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Francisco GUERRERO (1528-1599)
Missa Surge propera [31:12]
Usquequo, Domine [5:24]
Ave Maria [4:15]
Hei mihi, Domine [4:21]
Surge propera [7:21]
Beata Dei genitrix [6:22]
Ave virgo sanctissima [3:57]
Regina caeli laetare [4:25]
The Tallis Scholars/Peter Phillips
rec. September 2004, Temple Church, London. DDD
GIMELL CDGIM 040 [66:57]


This portrait of the sixteenth-century Spanish composer Francisco Guerrero is The Tallis Scholars’ first Gimell recording of this sometimes overshadowed master of vocal polyphony. In addition to the mass setting, Missa Surge propera, the disc also contains seven other works for varying liturgical use, including a motet of the same name. Contrary to expectations the pieces are not related musically.

The mass itself is one of eighteen Guerrero settings of the Ordinary. It displays some of his most luxuriant writing in six parts. In his concise and informative notes, Peter Phillips, the choir’s founder, points out that Guerrero rarely needed to rely on chordal writing, instead preferring more persistent individual lines as far as possible. This is certainly the case in the six movements of this particular mass. The Tallis Scholars present a wonderfully balanced interpretation, which is wide-ranging both in texture and dynamic. The sumptuous quality of the scoring is expertly demonstrated in performance, particularly when the six voices are grouped into the three upper and three lower voices.

Equally as interesting as the mass are the seven remaining pieces, of which four set Marian texts (Ave Maria, Ave virgo sanctissima and Regina Caeli laetare), two are penitential, while the final one (Surge propera) sets love poetry from the ‘Song of Songs’. The two penitential motets – Usquequo, Domine and Hei mihi, Domine – create a poignant mood, which manifestly demonstrate Phillips’ suggestion that the structural perfection of much of Guerrero’s work often conceals a deeper emotional complexity beneath the surface.

Guerrero was a prolific composer of motets using texts in honour of the Blessed Virgin Mary. Of the four here, Ave, virgo sanctissima is possibly one of the best-known works of polyphony to come from Spain in the sixteenth century. Regina caeli laetare and Ave Maria are both eight-part motets. The latter in an antiphonal two-choir setting contains perhaps the most chordal writing on the disc, The former with its abundant polyphony is in sharp contrast. The remaining Marian motet, Beata Dei genitrix, is a substantial work in two halves. It is a predominantly reverential and serene work leading up to exultant ‘Alleluias’ which end both parts of the motet. The manner in which The Tallis Scholars serve to illuminate each of these works is exemplary.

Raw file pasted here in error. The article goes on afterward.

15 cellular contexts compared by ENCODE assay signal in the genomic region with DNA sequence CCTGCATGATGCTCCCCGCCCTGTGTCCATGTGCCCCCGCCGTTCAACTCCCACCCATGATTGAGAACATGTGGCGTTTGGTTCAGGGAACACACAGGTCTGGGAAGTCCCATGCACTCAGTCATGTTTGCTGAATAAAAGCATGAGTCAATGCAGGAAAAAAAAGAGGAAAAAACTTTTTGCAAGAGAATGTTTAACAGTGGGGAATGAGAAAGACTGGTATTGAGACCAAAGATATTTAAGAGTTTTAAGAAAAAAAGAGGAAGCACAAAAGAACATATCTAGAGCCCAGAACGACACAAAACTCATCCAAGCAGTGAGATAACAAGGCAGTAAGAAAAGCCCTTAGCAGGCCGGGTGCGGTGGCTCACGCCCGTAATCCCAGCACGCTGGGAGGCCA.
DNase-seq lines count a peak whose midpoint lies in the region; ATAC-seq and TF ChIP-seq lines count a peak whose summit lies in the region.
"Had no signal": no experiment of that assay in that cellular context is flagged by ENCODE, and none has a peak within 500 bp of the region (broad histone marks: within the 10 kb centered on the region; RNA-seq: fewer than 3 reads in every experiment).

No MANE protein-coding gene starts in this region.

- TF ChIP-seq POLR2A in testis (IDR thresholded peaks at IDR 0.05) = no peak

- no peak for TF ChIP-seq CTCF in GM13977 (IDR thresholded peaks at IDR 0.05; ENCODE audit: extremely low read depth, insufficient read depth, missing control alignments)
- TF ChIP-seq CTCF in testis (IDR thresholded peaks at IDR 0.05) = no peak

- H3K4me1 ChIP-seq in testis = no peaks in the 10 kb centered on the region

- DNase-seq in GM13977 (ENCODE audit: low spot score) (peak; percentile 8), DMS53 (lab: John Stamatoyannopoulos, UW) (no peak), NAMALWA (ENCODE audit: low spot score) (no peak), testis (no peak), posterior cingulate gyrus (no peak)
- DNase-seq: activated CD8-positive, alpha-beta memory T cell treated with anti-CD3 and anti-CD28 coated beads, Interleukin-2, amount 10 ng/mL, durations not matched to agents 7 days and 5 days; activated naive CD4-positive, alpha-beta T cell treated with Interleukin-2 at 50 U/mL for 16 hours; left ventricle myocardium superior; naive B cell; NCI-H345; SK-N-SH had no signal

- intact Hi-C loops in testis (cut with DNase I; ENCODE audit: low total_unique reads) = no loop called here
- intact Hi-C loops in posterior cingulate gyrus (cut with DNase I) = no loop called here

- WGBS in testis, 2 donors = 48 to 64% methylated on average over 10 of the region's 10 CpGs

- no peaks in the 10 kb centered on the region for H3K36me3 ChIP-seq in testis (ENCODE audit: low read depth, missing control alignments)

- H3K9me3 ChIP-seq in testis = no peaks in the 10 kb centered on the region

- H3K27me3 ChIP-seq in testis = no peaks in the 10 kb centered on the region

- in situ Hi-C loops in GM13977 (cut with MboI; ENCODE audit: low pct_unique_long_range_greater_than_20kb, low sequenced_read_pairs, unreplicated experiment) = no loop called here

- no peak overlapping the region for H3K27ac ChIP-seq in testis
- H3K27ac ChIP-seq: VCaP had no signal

The final work on this disc, Surge propera is on a similar scale to that of Beata Dei genitrix, also being in two halves. As already mentioned the text is from ‘Song of Songs’, but there is an addition of a repeated augmentation of a chant (or cantus firmus) associated with ‘Veni, sponsa Christi’, which is found in the middle of the texture and serves to enhance the sultry and exquisite qualities of the music. This once again receives a suitably stylish interpretation.

The usual and distinct blend for which The Tallis Scholars are well-known is in evidence here; vivid and pure sounding soprano and alto lines are combined with rich and rounded tenors and basses. Those who are used to hearing the customary precision, clarity and impeccable musicality of this group will not be dissatisfied. From the opening of the Missa Surge propera, this recording does not disappoint and makes a substantial and welcome contribution to the Guerrero discography – a fantastic marriage of choir and repertoire.

Adam Binks



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